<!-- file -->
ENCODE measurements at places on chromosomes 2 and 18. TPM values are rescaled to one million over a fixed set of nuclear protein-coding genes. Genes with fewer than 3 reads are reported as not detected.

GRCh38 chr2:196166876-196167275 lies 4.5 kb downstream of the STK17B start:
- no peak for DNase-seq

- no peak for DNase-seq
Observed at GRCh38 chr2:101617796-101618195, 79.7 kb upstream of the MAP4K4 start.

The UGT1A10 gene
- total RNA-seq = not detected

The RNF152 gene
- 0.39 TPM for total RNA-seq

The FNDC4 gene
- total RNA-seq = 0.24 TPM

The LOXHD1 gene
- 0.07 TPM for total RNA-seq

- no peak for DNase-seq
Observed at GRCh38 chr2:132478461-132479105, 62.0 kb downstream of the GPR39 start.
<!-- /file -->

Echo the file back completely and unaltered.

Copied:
ENCODE measurements at places on chromosomes 2 and 18. TPM values are rescaled to one million over a fixed set of nuclear protein-coding genes. Genes with fewer than 3 reads are reported as not detected.

GRCh38 chr2:196166876-196167275 lies 4.5 kb downstream of the STK17B start:
- no peak for DNase-seq

- no peak for DNase-seq
Observed at GRCh38 chr2:101617796-101618195, 79.7 kb upstream of the MAP4K4 start.

The UGT1A10 gene
- total RNA-seq = not detected

The RNF152 gene
- 0.39 TPM for total RNA-seq

The FNDC4 gene
- total RNA-seq = 0.24 TPM

The LOXHD1 gene
- 0.07 TPM for total RNA-seq

- no peak for DNase-seq
Observed at GRCh38 chr2:132478461-132479105, 62.0 kb downstream of the GPR39 start.